Rural entrepreneurship or entrepreneurship in the rural – between place and space
February 1, 2015 Editor
International Journal of Entrepreneurial Behavior & Research, Volume 21, Issue 1, March 2015.
Purpose This article investigates how rural entrepreneurship engages with place and space. It explores the concept of “rural” as a socio-spatial concept in rural entrepreneurship and illustrates the importance of distinguishing between ideal types of rural entrepreneurship. Design/methodology/approach This article investigates how rural entrepreneurship engages with place and space. It explores the concept of “rural” as a socio-spatial concept in rural entrepreneurship and illustrates the importance of distinguishing between ideal types of rural entrepreneurship. Findings Two ideal types are developed: (i) entrepreneurship in the rural and (ii) rural entrepreneurship. The former represents entrepreneurial activities with limited embeddedness enacting a profit-oriented and mobile logic of space. The latter represents entrepreneurial activities that leverage local resources to re-connect place to space. While both types contribute to local development, the latter holds the potential for an optimized use of the resources in the rural area, and these ventures are unlikely to relocate even if economic rationality would suggest it. Research limitations/implications The conceptual distinction allows for engaging more deeply with the diversity of entrepreneurial activities in rural areas. It increases our understanding of localized entrepreneurial processes and their impact on local economic development. Originality/value This study contributes to the understanding of the localized processes of entrepreneurship and how these processes are enabled and constrained by the immediate context or “place”. The paper weaves space and place in order to show the importance of context for entrepreneurship, which responds to the recent calls for contextualizing entrepreneurship research and theories. In addition ideal types can be a useful device for further research and serve as a platform for developing rural policies.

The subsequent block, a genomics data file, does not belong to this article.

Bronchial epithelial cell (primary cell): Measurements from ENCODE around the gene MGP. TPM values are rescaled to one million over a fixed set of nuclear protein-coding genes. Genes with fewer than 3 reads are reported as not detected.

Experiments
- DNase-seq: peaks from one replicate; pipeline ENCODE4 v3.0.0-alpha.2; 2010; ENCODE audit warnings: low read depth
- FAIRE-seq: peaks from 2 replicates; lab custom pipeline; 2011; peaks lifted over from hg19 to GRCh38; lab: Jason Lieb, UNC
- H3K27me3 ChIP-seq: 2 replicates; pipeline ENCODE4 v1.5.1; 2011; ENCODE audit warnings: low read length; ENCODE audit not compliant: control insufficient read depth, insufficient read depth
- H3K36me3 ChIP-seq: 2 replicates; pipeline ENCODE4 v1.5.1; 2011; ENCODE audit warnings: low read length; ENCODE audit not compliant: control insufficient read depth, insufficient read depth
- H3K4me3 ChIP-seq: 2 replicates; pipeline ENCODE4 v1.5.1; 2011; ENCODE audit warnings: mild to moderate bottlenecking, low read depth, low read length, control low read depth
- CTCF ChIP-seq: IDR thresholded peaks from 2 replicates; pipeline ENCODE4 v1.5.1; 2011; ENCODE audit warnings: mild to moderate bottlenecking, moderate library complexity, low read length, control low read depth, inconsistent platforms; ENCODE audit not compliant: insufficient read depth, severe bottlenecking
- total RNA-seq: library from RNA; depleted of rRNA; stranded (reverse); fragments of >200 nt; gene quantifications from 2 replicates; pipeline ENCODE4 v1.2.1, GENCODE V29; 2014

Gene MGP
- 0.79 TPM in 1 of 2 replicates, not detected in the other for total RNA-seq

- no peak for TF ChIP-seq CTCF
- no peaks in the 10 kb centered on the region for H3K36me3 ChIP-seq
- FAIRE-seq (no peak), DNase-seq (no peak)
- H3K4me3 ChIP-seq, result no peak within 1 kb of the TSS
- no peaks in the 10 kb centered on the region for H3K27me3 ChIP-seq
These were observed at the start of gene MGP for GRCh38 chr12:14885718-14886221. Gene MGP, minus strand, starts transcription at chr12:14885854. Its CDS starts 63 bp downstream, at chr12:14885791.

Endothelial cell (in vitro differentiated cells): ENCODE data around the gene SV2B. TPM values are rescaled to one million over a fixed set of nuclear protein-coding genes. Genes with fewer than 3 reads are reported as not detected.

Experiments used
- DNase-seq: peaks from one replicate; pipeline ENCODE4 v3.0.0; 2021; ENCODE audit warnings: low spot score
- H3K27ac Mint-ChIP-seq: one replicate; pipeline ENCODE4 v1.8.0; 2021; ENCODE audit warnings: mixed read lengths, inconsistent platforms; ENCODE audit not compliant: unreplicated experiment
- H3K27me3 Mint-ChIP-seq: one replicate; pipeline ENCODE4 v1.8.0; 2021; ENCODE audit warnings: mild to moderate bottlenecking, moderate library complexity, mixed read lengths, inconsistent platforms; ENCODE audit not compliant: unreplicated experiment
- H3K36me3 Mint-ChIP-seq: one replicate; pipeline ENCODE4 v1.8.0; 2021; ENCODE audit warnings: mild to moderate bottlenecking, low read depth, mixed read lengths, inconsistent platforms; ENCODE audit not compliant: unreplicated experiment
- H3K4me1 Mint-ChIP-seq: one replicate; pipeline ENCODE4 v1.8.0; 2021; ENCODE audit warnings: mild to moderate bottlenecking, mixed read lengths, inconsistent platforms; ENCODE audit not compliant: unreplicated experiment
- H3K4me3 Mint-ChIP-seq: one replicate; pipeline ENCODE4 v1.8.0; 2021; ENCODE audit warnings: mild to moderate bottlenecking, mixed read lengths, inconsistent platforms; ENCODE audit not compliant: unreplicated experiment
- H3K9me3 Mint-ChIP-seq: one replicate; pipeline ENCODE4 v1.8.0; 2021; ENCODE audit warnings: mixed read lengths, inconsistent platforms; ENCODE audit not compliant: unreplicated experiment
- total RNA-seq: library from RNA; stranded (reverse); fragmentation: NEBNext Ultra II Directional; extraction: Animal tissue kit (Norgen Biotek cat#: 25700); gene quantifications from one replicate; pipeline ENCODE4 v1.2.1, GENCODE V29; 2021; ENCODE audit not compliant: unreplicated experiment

Go to Source
- Analyzing the sustainability of a newly developed servi An activity theory perspective
- The Big Trends Changing Community Development
- Mobiles for Development Partnerships are Still Hard!
- Book presentation: Effective collaboration in NGOs: strategic alliances and networks
- Confessions of an ICT4D Advisor: I Hate Technology.
- Can breaktrhough innovations serve the poor (bop) and create reputational (CSR) value? Indian case studies
Subscribe to our stories
- Be a Data Visualization Expert with TechChange’s Online Diploma Program September 22, 2017
- 9 Best Practices for Cleaning, Managing, and Tagging Your Data August 30, 2017
- Empowering agricultural extension agents to deliver improved farming technologies August 30, 2017
- Our Experiment Using Facebook Chatbots to Improve Humanitarian Assistance August 30, 2017
- Yes, Girls Can Code Software in Zambia! August 30, 2017